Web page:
Rhetorical Analysis of Man’s Search for Meaning

During the time around World War II, psychoanalysis had set its reputation in the field of psychology. Nevertheless, new theories of interpreting psychological factors arose and got new attention from the public – logotherapy was one of them. In Man’s Search for Meaning, the author explicated on his experience in concentration camp and the lessons derived from his sufferings. These things obtained him new insights about logotherapy as he explored deeper into the psychology of human beings.

Of course, the first part of this book took a long account telling the experience, but what’s more important is the three phases of the prisoners inside the concentration camp. “When one examines the vast amount of material which has been amassed as the result of many prisoners’ observations and experiences, three phases of the inmate’s mental reactions to camp life become apparent.” (P22) As Frankl observed the prisoners’ behaviors, he generalized them into three discontinuous segments, and took separated paragraphs to illustrate several examples of these phases. Moreover, the story was not written in chronological order, but rather in the form of different episodes that included different characters’ interactions. The full book itself is in first person, but besides the introspection Frankl took about his own experience in the concentration camp, it also encompassed other people’s thoughts about their own life’s meanings, as Frankl concluded from his observations: “It can be readily understood that such a state of strain, coupled with the constant necessity of concentrating on the task of staying alive, forced the prisoner’s inner life down to a primitive level.” (P40) Obviously, the author took his voice to convey the meanings that various factors implemented inside the camp might contribute to the mental disorder of the prisoners. By contrast, therefore, the author, having blocked the negative impacts of these factors, has gained the credibility of explaining what he envisioned about logotherapy.

The second part, being more naturally theoretical, describes his own psychological theory. In this part, Frankl explored on the way his school of psychology came into maturation, including his experiences of being a psychotherapist and his patients’ diagnosis. As he proposed several basic components involved in logotherapy, he also postulated this theory as similar but different from psychoanalysis: “Logotherapy, in comparison with psychoanalysis, is a method less retrospective and less introspective. Logotherapy focuses rather on the future, that is to say, on the meanings to be fulfilled by the patient in his future.” (P104) Through this explanation, Frankl successfully arrived at a new concept for the society to be learned, that is, looking forward to the dreams people have, and the motivation they inherently possess instead of neurosis. Compared to Freud’s relatively emphatic tone in The Interpretation of Dreams, Frankl tries to be communicative with the readers to introduce this seemingly sophisticated topic, thus making them readily capable of understanding his psychological theory’s concepts.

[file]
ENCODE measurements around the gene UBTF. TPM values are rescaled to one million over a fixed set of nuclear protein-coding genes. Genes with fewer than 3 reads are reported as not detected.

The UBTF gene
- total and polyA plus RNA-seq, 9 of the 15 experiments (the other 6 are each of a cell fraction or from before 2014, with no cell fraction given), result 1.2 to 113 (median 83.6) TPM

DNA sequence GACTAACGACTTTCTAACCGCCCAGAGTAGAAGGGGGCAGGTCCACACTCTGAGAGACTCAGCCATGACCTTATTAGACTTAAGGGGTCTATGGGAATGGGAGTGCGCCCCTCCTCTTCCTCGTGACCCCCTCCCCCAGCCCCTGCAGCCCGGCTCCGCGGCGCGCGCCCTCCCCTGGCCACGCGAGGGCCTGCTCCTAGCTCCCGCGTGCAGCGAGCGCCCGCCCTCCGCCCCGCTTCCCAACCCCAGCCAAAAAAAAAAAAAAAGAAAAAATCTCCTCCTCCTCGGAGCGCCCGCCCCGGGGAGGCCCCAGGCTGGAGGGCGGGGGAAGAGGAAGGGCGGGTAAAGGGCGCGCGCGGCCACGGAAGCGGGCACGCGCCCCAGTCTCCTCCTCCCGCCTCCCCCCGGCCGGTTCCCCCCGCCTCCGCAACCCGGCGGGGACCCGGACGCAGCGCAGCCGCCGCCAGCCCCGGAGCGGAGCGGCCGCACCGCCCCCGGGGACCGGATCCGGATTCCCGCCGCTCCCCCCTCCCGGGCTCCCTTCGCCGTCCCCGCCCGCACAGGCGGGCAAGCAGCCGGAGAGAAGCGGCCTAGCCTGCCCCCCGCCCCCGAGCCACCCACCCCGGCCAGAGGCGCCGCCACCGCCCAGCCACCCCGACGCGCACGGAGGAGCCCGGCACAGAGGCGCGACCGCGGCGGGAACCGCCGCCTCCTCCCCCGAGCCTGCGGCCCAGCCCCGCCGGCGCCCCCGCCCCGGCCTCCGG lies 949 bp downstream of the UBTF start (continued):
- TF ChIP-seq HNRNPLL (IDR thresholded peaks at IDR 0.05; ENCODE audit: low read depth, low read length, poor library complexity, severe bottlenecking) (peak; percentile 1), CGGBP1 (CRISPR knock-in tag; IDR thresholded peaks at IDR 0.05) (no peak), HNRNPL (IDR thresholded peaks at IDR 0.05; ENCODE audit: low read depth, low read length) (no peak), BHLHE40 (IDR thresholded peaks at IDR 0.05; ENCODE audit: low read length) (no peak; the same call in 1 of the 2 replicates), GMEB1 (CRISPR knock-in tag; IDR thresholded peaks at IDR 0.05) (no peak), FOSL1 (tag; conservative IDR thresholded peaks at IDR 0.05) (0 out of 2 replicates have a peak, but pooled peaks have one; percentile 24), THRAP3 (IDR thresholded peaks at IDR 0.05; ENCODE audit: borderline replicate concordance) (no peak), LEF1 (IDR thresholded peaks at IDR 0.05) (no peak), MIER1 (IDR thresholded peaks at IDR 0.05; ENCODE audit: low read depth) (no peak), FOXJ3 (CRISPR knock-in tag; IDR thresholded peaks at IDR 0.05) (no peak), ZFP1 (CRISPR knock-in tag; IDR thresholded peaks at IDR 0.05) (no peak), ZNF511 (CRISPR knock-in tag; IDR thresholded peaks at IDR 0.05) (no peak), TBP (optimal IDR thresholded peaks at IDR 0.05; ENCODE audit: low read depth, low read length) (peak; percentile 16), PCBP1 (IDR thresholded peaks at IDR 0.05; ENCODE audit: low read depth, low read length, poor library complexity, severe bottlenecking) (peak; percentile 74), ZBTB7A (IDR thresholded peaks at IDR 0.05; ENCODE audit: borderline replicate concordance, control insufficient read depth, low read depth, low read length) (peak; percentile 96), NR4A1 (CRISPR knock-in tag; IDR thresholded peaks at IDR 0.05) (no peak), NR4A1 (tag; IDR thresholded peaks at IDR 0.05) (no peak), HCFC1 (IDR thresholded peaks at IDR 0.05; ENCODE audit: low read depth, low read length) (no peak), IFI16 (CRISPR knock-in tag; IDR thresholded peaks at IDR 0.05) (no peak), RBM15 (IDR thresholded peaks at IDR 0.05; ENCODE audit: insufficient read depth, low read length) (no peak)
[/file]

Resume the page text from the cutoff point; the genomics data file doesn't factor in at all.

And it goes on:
The postscript plunges into the optimism beyond tragic situations. As he mentioned, people suffers in different degrees, they have distinct views about their lives: some people are capable of coping with stressors while others are not. This distinction had given the readers a warning sign about their own attitudes toward living. Traumatic events and daily hassles all implement on the psychological well-being of men, so “the human capacity to turn creatively turn life’s negative aspects into something positive or constructive” (P139) is rather a fundamental part of Frankl’s ideal about tragic optimism. It is easy to observe this pattern during our learning of ideals of human emotion, stress, and health. Therefore, if the previous two parts are said to be describing his own psychological theory, the postscript answers the readers’ confusion of the theory’s application through connecting concepts of logotherapy to the general knowledge in the field of psychology.